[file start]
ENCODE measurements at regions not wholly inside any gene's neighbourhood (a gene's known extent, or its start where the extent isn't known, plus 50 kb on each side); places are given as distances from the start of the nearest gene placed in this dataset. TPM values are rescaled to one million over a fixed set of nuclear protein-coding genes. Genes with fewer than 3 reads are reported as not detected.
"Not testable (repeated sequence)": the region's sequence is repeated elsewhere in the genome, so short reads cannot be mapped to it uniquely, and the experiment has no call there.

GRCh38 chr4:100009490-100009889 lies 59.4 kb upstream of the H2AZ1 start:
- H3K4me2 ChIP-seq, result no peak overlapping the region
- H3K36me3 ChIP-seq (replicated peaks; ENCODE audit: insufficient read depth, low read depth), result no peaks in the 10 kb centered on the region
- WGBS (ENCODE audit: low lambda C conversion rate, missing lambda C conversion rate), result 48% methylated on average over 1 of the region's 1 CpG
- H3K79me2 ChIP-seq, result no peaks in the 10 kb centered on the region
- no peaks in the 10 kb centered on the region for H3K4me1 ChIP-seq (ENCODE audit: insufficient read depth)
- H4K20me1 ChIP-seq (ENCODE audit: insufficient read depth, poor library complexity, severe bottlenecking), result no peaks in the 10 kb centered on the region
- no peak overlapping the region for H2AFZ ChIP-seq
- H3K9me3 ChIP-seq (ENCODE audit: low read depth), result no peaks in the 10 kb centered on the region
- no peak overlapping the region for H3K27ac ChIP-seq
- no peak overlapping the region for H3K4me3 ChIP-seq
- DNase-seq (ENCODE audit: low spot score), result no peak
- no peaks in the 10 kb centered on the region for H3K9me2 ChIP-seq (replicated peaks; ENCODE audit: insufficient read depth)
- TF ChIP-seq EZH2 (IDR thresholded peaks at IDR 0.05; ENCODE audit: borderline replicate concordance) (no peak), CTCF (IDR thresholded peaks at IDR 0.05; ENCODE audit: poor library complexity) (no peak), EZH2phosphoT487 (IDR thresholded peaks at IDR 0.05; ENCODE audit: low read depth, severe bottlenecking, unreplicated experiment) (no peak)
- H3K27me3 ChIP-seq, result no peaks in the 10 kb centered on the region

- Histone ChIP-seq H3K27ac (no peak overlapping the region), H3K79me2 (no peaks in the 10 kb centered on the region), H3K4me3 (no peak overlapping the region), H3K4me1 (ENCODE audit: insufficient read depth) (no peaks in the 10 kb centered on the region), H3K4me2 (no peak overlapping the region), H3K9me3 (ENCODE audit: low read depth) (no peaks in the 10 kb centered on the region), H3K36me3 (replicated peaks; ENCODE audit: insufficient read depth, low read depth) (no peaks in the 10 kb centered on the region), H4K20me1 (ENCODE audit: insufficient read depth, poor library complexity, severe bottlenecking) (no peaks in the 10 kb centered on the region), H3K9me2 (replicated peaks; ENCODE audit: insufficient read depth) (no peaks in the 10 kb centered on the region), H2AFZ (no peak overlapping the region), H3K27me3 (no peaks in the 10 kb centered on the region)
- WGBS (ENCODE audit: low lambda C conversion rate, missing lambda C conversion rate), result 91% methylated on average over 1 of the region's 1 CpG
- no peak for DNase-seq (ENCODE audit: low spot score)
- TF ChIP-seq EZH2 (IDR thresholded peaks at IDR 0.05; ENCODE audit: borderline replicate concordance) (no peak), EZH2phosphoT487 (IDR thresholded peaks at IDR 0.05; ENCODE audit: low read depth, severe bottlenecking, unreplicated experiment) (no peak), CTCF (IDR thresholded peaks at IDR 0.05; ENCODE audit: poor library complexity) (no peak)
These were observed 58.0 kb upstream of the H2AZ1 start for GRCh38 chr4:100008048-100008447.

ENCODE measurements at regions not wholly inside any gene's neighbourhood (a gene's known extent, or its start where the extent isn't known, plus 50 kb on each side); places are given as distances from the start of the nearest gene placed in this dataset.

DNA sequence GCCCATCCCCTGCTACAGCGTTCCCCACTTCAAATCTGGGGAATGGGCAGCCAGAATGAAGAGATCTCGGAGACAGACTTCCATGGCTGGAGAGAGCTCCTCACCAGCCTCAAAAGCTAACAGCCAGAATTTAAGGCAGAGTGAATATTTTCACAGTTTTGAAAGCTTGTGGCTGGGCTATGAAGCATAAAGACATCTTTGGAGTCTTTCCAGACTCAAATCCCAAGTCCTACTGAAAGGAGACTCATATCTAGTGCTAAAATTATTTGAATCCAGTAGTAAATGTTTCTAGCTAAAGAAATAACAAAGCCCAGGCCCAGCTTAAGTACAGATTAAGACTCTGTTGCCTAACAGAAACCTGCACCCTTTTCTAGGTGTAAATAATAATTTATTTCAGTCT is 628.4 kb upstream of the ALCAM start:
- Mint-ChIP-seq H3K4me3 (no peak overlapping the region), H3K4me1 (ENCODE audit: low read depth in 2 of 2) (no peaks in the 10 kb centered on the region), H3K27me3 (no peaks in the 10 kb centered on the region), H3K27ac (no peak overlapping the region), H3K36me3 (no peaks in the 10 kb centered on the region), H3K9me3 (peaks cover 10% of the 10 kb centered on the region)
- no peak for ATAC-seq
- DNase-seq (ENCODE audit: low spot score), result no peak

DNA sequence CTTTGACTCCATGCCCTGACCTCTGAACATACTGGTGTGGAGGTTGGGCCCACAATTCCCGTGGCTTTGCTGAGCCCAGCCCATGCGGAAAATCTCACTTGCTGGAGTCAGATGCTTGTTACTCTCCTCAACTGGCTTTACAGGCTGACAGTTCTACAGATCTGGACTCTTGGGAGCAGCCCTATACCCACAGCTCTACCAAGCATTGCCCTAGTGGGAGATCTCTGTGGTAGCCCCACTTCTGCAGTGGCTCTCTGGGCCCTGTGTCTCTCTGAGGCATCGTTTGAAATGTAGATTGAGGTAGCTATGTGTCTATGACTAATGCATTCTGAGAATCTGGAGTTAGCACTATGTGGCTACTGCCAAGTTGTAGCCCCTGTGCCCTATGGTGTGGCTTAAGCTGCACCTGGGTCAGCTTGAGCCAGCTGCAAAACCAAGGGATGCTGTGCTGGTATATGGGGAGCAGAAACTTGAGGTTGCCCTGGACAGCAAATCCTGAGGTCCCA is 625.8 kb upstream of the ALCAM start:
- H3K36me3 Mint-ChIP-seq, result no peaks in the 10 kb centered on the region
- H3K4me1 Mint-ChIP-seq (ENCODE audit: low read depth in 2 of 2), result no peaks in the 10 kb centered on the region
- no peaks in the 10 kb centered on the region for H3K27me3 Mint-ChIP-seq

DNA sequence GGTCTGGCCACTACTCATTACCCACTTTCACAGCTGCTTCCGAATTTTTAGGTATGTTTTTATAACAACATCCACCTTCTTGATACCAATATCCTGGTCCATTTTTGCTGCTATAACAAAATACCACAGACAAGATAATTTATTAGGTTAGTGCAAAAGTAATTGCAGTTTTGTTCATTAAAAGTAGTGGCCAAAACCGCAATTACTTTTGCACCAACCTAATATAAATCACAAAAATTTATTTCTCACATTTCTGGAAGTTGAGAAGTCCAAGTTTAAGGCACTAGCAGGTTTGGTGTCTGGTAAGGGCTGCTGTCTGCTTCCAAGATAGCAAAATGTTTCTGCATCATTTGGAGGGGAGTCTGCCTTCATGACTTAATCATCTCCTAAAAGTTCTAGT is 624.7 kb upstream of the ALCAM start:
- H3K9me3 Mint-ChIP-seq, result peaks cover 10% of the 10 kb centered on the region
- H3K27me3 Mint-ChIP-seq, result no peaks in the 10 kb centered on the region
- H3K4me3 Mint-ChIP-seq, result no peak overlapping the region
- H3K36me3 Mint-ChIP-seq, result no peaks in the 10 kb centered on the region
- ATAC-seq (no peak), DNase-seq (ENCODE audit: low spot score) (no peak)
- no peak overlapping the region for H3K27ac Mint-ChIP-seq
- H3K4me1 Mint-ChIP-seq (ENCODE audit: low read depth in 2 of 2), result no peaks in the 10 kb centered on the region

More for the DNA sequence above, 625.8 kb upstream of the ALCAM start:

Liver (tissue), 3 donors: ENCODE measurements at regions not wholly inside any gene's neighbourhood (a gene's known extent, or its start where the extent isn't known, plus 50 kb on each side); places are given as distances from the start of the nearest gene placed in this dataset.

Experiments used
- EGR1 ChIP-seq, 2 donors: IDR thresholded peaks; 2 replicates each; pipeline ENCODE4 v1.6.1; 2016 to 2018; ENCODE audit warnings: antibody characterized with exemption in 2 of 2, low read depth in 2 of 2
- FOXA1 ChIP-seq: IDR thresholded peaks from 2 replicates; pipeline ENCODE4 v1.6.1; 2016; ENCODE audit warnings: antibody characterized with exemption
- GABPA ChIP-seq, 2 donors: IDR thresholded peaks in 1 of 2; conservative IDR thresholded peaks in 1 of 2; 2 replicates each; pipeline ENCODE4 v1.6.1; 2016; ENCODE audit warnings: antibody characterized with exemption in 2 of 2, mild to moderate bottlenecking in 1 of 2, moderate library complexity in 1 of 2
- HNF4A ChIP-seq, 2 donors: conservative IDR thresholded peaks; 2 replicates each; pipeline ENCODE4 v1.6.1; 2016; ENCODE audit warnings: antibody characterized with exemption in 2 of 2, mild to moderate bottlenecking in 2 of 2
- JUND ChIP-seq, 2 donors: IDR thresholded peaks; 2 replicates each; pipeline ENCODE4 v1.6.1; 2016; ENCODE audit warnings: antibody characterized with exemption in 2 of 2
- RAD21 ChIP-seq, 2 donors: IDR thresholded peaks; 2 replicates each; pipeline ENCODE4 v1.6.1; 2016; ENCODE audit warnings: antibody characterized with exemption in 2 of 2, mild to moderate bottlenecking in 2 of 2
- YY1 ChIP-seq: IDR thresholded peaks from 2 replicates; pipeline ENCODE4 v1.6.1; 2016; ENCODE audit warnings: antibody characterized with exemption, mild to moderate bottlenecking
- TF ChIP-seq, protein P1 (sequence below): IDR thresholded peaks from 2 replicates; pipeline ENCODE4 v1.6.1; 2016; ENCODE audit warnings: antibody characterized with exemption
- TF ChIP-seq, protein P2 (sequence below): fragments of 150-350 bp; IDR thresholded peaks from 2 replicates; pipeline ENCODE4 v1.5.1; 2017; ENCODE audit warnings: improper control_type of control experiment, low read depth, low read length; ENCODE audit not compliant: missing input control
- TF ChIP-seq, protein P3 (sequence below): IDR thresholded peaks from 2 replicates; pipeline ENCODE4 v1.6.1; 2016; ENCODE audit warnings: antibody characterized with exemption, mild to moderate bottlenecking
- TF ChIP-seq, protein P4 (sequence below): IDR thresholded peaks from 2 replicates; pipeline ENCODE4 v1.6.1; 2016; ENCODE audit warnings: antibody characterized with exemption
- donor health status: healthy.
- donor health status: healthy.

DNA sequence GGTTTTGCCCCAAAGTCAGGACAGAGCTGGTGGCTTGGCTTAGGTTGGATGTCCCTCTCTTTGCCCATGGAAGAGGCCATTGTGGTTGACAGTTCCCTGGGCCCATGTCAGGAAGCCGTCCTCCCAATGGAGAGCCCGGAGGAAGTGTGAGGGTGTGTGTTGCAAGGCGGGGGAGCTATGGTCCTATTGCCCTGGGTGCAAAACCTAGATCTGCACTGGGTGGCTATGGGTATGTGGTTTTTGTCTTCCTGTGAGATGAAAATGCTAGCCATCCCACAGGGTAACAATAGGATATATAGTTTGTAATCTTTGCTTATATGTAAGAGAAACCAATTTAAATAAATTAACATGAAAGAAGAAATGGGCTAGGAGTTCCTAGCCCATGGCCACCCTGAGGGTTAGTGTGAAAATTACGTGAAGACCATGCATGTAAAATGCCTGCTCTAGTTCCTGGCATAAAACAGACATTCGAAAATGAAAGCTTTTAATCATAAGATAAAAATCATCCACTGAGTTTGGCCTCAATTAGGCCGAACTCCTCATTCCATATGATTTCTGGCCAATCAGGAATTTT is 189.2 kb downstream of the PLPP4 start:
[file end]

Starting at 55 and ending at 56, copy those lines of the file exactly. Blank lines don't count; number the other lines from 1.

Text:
- donor health status: healthy.

DNA sequence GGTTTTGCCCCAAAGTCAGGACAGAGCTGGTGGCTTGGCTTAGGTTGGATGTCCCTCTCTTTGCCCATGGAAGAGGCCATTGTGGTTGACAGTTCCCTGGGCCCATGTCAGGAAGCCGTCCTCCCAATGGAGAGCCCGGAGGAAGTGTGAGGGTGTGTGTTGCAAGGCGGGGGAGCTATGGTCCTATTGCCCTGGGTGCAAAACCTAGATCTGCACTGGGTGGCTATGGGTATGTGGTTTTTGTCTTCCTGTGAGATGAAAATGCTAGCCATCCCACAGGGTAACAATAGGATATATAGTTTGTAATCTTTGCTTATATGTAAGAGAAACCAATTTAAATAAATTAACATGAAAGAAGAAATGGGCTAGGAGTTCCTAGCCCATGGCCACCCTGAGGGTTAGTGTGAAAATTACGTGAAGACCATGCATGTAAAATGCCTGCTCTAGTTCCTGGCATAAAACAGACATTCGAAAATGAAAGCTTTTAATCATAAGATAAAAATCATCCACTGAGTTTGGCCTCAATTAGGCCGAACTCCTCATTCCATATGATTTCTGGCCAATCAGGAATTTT is 189.2 kb downstream of the PLPP4 start: